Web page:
- "Tide of pessimism" hits the UK
- UK citizens more impacted than EU counterparts
- Govt. failing to offer support - report
- Expect further GBP weakness says BNP Paribas
Above: Chancellor Rishi Sunak is not yet willing to offer meaningful support to inflation wary consumers, and this could contribute to GBP weakness says an analyst. File image: © HM Treasury, Gov.uk
An inflation-wary public and a government reluctant to help are two important reasons to expect further weakness in the British Pound over coming months say BNP Paribas and Nomura.
They join other analysts in saying Sterling could fall further against the Euro and Dollar as the UK economic outlook deteriorates and prompts the Bank of England to ease back on hiking interest rates.
"UK consumers are particularly reliant on gas in their energy mix, leaving them vulnerable to higher gas prices, and high and still-rising inflation is likely to continue to weigh on the consumer and further erode dwindling savings accrued during the pandemic," says Parisha Saimbi, G10 FX Strategist at BNP Paribas in London.
The UK economy is expected by economists to slow sharply over the remainder of 2022 and into 2023 as the UK experiences a surge in inflation, punishing consumers and hitting business margins.
Despite the surge in prices the UK government has thus far refused to offer meaningful fiscal support to cushion the blow of the surge in prices.
The government's reluctance to offer notable fiscal support can be added into the mix of concerns weighing on the Pound; "we expect the UK to tighten its fiscal policy more than any other G10 nation this year," says Saimbi.
Indeed, the UK government holds the questionable status of being alone amongst G10 peers in hiking taxes into a slowing economy.
“It’s so important to note that of the major economies, which one has raised taxes? The UK. Very few others have done that,” says Jordan Rochester, a strategist at Nomura, in an April 29 podcast.
“Indeed, I think that’s a big part of why the Pound has been so weak over the past week or two as well as the situation with Shanghai and gas prices,” Rochester added, in conversation with colleague George Buckley.
The extent of the UK's problems is laid bare in a new report out midweek detailing "the tide of pessimism sweeping through Britain's households is unmatched elsewhere among Europe's major economies".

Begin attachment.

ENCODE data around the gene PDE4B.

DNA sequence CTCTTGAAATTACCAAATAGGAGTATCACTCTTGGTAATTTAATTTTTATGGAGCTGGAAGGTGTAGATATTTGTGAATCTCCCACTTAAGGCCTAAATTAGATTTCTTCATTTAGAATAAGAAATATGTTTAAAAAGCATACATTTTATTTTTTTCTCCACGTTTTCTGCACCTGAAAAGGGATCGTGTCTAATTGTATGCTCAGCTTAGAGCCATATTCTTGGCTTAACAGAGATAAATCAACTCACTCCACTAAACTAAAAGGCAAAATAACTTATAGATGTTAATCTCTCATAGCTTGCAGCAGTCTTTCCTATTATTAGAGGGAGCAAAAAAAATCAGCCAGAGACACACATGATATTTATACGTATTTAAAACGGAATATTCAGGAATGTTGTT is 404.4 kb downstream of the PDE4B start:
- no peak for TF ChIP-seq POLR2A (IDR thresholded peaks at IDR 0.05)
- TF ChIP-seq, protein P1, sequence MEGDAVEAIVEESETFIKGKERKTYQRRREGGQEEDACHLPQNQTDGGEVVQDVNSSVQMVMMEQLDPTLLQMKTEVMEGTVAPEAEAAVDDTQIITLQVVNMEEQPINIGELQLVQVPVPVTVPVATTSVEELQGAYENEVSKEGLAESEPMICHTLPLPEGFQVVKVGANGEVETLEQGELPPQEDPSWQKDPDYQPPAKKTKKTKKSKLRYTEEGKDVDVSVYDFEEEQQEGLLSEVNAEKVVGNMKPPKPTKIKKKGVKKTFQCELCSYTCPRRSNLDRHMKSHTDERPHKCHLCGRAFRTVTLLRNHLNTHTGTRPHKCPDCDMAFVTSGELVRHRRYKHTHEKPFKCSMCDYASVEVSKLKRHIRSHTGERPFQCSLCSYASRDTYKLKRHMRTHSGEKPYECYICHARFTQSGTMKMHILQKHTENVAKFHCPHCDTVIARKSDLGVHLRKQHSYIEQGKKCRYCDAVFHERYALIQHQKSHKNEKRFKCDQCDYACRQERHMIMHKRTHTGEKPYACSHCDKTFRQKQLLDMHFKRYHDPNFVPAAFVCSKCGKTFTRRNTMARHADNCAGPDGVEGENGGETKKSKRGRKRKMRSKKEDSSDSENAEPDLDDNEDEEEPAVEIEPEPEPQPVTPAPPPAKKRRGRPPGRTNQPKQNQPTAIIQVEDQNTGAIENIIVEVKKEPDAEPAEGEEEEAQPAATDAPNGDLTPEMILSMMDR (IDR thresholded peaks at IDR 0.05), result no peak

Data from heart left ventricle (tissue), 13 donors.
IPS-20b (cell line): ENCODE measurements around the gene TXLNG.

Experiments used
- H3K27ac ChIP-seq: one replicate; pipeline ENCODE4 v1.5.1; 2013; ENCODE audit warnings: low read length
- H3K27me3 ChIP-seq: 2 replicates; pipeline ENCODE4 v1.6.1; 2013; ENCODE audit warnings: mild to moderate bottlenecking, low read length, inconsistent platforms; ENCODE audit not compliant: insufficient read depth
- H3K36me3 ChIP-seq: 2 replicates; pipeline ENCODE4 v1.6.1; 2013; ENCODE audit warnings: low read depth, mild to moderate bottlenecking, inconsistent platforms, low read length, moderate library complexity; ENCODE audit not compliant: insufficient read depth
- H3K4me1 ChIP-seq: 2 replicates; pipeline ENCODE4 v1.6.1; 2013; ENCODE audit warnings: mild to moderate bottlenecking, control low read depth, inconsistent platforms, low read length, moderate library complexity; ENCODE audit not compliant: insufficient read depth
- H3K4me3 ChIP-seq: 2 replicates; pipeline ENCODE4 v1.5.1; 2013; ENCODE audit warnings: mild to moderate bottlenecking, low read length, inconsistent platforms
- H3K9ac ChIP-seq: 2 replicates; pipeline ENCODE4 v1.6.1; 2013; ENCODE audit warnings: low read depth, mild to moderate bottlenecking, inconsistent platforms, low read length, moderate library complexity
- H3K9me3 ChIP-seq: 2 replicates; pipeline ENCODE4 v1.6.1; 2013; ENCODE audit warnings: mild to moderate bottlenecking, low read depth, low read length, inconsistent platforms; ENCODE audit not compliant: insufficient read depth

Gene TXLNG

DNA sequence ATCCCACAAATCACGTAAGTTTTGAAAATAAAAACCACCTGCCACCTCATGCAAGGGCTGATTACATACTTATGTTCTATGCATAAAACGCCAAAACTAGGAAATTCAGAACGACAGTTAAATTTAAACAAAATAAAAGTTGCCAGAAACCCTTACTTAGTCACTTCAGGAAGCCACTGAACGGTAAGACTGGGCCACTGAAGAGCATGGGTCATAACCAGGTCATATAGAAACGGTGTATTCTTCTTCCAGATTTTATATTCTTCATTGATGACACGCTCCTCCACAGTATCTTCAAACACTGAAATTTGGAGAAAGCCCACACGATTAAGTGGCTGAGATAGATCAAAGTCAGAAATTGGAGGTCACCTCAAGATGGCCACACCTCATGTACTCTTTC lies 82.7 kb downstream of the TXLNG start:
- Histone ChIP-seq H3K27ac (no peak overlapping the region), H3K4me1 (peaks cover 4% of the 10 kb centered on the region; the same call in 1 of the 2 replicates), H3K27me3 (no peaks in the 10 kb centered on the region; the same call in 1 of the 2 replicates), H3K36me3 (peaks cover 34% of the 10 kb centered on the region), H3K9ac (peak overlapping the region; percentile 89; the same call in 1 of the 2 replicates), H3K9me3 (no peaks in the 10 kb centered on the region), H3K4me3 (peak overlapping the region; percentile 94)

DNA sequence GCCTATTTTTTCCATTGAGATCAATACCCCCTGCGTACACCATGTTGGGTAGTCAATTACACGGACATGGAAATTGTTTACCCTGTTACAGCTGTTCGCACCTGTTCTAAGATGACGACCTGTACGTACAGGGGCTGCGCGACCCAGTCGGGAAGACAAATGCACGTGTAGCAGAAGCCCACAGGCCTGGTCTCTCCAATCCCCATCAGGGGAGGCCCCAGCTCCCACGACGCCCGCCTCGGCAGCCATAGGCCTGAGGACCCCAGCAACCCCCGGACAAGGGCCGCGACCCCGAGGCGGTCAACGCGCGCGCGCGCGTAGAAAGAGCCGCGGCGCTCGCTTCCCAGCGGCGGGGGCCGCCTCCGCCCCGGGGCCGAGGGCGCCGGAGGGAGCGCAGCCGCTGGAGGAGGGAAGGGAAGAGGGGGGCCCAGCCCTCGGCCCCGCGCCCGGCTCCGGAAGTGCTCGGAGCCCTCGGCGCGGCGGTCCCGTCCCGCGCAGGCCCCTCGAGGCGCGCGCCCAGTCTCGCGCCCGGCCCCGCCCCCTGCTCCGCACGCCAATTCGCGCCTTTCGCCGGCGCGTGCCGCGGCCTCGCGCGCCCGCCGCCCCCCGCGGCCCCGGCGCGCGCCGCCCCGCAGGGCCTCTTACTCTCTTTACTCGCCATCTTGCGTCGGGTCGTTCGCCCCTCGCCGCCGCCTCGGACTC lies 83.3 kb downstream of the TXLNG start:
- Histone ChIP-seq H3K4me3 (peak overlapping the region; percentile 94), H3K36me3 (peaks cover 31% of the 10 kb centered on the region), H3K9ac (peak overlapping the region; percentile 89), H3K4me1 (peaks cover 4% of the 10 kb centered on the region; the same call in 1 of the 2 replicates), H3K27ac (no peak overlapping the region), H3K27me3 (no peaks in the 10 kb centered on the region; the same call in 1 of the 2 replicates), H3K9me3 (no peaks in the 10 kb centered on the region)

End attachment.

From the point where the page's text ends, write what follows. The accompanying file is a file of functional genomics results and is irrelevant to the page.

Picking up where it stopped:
Reuters research finds that although people all over Europe face their highest rates of inflation in decades they are not displaying "an outright collapse of confidence" which "is an acutely British problem."
The European Commission regularly tallies up consumer confidence data and adjusts them to give a cross-country comparison of sentiment.
It clearly shows the UK consumer is unhappy:
Above image courtesy of Reuters.
This finding is bad for the UK economy which is heavily orientated to services and consumption and for the Pound this divergence is hardly helpful.
If the UK consumer is unhappy, so too will the economy and its currency.
Meanwhile UK Chancellor Rishi Sunak continues to resist calls to extend support measures for households, saying he will look at the situation again in the second half of the year when energy prices are due to rise again.
This suggests that measures might be announced by the time of the Autumn budget statement.
Some economists say it is highly likely the Chancellor will announce fresh support measures ahead of the winter which will ultimately result in better economic outcomes than currently forecast by the Bank of England.
BNP Paribas expects the Bank of England to deliver up fewer interest rate hikes than the market currently expects, which will pressure the Pound lower.
"As the Bank of England continues to push back against the markets' extensive pricing of rate hikes, and eventually pauses its tightening this year, we expect UK-RoW rate spreads to narrow and the GBP to weaken," says Saimbi.
BNP Paribas expects one further hike in June then a pause for the rest of this year.
As a result, BNP Paribas expects EUR/GBP to rise to 0.86 (Pound to Euro equivalent: ~1.1628) and forecast GBP/USD to remain flat this year.
However risks to GBP/USD forecasts look skewed to the downside given the extent of USD strength seen in recent months says Saimbi.